Special Photo Brian Dalrymple put into place a plan to reduce the heat island effect on the Gwinnett Technical Collegeis campus.
LAWRENCEVILLE-- As a community service project to earn his Eagle Scout rank, 16-year-old Brian Dalrymple put into place a plan to reduce the heat island effect on the Gwinnett Technical College's campus.
The Mill Creek junior immediately knew that he wanted to do his Eagle Scout project to help the school where his father works as the emergency services director.
"My dad works at the college and with him being there I've gone over there multiple times," Dalrymple said. "I've gotten to know a lot of people over there and with my Eagle project it has to benefit the community. So I thought, what could be more beneficial than helping a school that thousands of kids go to every year."
He was able to organize and complete a project aimed at helping Gwinnett Tech plant additional trees in an attempt to minimize the heat island effect on their campus.
Dalrymple was first interested in the topic of heat islands after learning about them in school and through his Boy Scout troop. Heat islands can occur when there is an increase in infrastructure along with a decrease in vegetation.
Dalrymple explains how more trees and plants can help, "The shade provided by trees prevents the sun from hitting the ground and heating it up and it keeps the ground cooler."
Before beginning the project, he was required to write a proposal and get it approved by the Eagle Scout Board. His project proposal was accepted in January 2012 and Dalrymple was then able to take action.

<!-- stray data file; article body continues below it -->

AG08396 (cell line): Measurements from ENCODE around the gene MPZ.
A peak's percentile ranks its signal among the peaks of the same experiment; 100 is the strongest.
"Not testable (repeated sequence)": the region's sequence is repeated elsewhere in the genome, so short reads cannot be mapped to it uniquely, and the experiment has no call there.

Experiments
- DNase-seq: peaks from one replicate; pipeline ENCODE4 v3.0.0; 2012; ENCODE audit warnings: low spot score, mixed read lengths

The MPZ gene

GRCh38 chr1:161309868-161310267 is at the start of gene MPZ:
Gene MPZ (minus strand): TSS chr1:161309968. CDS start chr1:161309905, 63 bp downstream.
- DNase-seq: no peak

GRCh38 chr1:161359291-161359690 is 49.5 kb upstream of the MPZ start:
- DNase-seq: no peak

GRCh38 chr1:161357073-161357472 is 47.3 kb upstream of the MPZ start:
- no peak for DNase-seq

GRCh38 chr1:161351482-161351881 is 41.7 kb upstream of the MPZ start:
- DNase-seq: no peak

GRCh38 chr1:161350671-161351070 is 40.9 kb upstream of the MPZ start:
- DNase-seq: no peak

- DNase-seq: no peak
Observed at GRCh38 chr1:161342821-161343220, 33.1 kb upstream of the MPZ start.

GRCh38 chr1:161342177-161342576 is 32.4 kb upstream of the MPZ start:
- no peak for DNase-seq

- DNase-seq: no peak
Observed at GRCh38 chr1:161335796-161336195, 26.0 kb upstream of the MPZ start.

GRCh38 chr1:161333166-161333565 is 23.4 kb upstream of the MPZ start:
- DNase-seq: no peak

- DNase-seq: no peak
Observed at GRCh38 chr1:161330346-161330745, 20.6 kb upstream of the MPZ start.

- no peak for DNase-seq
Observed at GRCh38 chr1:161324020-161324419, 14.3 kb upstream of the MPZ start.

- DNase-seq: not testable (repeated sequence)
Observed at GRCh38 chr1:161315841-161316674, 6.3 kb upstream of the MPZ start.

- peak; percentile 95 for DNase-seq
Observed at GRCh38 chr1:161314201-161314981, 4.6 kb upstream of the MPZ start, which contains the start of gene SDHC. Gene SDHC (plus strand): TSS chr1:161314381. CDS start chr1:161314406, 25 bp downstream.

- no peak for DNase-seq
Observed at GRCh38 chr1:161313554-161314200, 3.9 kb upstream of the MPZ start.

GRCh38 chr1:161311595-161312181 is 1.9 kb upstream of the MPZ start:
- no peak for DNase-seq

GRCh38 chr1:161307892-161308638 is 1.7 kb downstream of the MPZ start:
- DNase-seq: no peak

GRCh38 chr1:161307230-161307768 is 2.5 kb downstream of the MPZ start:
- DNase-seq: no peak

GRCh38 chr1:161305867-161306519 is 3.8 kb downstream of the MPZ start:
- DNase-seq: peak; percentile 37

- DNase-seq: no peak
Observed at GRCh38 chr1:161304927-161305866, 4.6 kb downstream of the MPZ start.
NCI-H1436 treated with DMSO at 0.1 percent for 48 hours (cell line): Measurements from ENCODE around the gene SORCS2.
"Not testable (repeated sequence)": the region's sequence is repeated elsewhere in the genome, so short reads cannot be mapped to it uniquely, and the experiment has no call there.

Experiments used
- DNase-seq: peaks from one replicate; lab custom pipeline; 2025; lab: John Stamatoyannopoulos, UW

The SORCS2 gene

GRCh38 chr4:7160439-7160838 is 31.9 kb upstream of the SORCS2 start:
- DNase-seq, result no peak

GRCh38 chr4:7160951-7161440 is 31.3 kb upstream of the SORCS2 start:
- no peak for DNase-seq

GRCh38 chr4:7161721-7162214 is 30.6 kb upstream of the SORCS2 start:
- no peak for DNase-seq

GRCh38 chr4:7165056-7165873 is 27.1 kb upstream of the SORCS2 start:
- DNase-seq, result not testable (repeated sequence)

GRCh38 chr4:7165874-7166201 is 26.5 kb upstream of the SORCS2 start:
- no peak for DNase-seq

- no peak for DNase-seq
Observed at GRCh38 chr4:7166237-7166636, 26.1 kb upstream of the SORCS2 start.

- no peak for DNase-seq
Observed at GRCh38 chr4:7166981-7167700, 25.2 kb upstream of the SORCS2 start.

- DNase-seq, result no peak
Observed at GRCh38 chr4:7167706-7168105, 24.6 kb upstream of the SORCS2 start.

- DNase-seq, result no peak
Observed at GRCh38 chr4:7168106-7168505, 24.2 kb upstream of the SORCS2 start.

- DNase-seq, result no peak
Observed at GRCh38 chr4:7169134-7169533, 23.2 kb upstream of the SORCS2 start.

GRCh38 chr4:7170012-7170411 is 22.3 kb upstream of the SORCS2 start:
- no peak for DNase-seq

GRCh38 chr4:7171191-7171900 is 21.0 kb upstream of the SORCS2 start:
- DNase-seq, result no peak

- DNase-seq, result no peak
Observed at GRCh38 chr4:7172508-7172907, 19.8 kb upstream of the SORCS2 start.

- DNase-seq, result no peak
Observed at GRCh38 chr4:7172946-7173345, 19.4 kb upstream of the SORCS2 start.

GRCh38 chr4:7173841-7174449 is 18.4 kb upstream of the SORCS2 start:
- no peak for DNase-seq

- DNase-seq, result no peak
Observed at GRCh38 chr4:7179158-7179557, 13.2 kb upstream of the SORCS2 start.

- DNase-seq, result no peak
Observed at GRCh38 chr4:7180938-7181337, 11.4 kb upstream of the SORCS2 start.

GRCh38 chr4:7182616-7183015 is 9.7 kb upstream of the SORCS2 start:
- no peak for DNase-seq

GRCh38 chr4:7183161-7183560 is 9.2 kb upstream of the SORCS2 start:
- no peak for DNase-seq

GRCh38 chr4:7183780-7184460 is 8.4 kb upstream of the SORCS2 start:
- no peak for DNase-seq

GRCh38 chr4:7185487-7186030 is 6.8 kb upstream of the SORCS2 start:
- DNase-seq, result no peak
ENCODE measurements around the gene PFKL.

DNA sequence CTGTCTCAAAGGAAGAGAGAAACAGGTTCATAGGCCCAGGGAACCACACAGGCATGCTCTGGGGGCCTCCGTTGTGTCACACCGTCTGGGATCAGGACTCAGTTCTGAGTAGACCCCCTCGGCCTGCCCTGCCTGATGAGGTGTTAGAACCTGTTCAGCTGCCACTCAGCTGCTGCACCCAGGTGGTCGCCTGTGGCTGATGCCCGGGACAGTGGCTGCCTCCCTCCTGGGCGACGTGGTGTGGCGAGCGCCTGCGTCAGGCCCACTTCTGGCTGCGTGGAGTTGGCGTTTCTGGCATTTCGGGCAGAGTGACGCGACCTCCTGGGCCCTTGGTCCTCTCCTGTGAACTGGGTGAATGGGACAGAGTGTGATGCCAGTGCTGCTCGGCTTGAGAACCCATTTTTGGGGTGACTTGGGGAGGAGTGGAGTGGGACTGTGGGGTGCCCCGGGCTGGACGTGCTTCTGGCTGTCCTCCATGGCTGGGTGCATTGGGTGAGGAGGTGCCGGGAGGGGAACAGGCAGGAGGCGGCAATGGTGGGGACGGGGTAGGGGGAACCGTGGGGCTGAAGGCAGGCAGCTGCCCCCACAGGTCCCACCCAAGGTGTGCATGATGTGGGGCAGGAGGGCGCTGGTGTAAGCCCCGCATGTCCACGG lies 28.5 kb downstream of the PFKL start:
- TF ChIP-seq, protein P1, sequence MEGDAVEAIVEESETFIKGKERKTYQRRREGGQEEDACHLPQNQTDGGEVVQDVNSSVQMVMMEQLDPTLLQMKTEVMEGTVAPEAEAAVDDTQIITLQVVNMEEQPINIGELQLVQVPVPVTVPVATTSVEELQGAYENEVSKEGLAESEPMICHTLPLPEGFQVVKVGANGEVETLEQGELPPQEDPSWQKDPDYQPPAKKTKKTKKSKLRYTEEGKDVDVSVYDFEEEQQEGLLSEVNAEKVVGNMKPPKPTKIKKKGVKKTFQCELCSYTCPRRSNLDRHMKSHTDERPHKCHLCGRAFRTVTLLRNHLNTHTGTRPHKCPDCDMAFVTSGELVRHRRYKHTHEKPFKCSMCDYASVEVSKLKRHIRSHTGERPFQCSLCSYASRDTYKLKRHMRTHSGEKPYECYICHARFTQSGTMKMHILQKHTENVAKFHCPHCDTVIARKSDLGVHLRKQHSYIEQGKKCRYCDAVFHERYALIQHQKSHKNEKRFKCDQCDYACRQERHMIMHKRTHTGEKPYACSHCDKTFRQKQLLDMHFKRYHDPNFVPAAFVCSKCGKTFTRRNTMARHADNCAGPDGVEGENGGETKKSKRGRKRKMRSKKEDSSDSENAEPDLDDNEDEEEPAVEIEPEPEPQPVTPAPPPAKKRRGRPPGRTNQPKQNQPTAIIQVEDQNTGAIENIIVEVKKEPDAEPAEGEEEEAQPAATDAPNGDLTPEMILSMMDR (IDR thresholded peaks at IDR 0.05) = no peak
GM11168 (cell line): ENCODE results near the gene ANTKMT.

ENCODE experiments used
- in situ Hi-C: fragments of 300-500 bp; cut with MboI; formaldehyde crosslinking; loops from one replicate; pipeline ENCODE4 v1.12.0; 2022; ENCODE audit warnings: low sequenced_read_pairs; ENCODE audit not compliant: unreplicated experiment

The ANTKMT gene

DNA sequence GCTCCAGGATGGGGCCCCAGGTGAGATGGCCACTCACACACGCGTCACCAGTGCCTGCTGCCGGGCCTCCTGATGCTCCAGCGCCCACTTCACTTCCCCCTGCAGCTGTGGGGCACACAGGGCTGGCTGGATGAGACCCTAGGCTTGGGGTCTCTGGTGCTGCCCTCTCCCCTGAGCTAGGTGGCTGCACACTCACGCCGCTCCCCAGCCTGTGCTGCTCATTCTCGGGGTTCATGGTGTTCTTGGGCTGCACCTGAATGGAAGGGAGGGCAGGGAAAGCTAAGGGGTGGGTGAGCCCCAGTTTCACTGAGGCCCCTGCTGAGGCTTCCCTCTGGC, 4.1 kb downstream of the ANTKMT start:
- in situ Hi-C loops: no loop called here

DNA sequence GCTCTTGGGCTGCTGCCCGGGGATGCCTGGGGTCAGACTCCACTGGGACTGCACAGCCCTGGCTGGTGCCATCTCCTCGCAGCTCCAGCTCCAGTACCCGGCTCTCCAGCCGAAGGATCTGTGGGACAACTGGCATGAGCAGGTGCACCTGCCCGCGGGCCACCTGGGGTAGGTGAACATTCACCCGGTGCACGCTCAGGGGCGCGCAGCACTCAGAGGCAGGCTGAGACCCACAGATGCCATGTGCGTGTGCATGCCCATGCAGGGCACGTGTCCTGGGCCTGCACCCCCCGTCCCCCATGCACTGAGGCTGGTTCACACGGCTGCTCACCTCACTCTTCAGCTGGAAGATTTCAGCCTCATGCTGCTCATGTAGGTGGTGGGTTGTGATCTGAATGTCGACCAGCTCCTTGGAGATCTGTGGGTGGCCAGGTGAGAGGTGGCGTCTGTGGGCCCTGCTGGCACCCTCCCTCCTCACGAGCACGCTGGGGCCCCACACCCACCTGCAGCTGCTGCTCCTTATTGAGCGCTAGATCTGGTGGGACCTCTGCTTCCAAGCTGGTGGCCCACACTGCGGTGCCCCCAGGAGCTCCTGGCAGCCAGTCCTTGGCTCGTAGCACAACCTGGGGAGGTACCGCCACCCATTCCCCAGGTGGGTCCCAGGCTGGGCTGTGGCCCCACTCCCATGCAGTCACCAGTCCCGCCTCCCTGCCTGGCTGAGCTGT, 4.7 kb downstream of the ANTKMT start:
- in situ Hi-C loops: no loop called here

He consulted the Gwinnett Tech grounds manager and undertook the project to add 21 trees, 1,400 small plants and 100 bales of pine straw to the campus. Luckily, Gwinnett Tech had a fund set aside to take on such a large task. However, Dalrymple was also able to fundraise to pay for a portion for the project.
The task took more than 194 hours of work and assistance from the grounds staff as well as Dalrymple's Boy Scout Troop 1534 from Buford.
After more than three weeks of work from February to April, Dalrymple was able to reduce the heat island effect, conserve water and control soil erosion at Gwinnett Tech. He received the news that he earned the Eagle Scout rank in December.
As for his next project, Dalrymple said he is most looking forward to helping his friends and fellow troop members complete their Eagle Scout projects.
"There's a lot of people in my troop who are starting their Eagle Scout projects, so I'm going to be there for them and help them out with their projects," he said.
According to Dalrymple, the hardest part about completing his project was learning the organization and leadership skills that the Eagle Scout Board was looking for.
His father Alan Dalrymple feels that what his son has learned through this project will help him in whatever he decides to pursue in the future.
"He has the confidence that he knows he can take on a task," Alan Dalrymple said. "He also found out that not every task is as easy as he might think it is. He now understands about time management and he understands about interacting with others."